Wednesday workout tips with Coyotes trainer Mike Bahn

One of the most important positions on the ice is, unfortunately, often the most overlooked regarding physical, technical and mental preparation. A goaltender’s performance can have more influence on the outcome of a game than any other player on the ice. We have all seen it: poor play by a team can be made up for by a stellar goaltending performance, and conversely, unfortunately, a very good team can be reduced to average when their goaltender cannot make a save.

On the ice, a goaltender is very different than a forward or defenseman when it comes to physical demands of the game. A goaltender plays the entire game (hopefully!) and although he does get intermittent rest when play is on the opposite end of the rink, he must be in a constant state of readiness for anything to happen. The goaltender might not skate long distances, usually staying with 10 feet of his crease area, but the demands to stay in a loaded squat position and move from side to side for long periods of time is incredibly demanding. Even the skating motion of a goaltender is very different from that of a skater, with different skates and enormous leg pads restricting various motions.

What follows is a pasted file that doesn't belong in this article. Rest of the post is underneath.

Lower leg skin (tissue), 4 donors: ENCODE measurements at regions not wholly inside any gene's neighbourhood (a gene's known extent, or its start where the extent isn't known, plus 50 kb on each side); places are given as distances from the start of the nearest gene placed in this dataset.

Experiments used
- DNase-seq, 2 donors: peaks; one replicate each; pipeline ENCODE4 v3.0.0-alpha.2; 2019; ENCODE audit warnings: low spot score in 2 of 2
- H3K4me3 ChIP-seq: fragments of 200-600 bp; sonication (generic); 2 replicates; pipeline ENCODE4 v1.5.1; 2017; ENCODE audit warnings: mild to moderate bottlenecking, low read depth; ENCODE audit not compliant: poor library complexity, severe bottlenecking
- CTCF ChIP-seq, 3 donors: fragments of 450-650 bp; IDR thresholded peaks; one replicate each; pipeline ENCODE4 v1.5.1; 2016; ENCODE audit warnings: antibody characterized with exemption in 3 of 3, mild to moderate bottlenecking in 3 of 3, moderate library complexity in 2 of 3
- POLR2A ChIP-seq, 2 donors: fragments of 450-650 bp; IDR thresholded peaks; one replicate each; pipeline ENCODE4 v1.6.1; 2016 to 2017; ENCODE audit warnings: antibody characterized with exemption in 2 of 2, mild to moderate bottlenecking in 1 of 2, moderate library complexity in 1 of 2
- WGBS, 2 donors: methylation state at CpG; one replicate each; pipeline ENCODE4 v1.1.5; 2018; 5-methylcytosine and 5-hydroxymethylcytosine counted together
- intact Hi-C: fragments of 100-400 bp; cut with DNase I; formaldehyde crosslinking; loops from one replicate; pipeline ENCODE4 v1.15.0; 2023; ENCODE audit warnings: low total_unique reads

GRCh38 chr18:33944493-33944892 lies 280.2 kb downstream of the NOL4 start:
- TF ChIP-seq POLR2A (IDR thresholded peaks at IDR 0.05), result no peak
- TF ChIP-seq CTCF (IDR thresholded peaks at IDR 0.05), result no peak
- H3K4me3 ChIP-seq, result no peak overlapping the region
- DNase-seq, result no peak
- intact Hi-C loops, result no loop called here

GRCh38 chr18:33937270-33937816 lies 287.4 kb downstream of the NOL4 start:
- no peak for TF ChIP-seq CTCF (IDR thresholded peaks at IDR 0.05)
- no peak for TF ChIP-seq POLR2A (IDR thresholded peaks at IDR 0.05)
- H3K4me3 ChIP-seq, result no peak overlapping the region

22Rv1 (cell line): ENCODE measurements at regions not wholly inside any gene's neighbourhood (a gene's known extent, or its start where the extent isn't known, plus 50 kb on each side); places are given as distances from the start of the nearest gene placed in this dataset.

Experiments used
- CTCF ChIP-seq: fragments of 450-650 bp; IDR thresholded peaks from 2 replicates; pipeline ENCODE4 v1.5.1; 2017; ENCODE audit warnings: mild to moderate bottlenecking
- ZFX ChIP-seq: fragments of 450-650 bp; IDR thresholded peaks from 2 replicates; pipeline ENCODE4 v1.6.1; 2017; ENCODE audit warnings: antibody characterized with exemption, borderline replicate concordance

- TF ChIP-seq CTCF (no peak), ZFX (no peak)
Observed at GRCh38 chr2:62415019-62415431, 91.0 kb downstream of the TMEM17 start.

It is unfortunate that many times, goaltenders get thrown into off-ice workouts in the same groups as skaters, doing the same exercises and regimens. Off the ice, goaltender workouts should be as different as their position on the ice, from strength and agility development to energy system demands.

Strength and agility training should be based on maintaining a deep, loaded position for prolonged periods of time, being able to explosively move in any direction (usually for only a stride or two). A strong and stable torso is critical to the ability of the player to safely maintain such a position and possibly perform amazing movements while off the feet. When possible, hand-eye coordination movement should be incorporated into drills. Tennis balls are an excellent tool to keep in a training bag; they can be used to test the goaltender’s ability to catch (with either hand!) while maintaining a loaded, ready position or while doing agility drills that required multi-directional, explosive movement, reacting to the movement of the ball.

The energy demands of goaltenders are also distinctly different than that of a skater. Although there are intermittent rest periods, they vary radically from a skaters in that those rest periods are spent in a standing position (with constant attention to what is going on down the ice), and the rest periods can be random in duration. A goaltender may get 20 seconds of rest or they may get a minute or two. The work demand of a goaltender can also be just as varied; a skater usually skates hard for a minute or less, whereas a goaltender may be forced to work hard for up to two minutes or more.

Preparing like you play is more than a motivational phrase, it means that players – including goaltenders- need to prepare physically for the demands on their game.


Search Archive »




Browse by Year »

2014
2013
2012
2011
2010
2009

Blackmon Mooring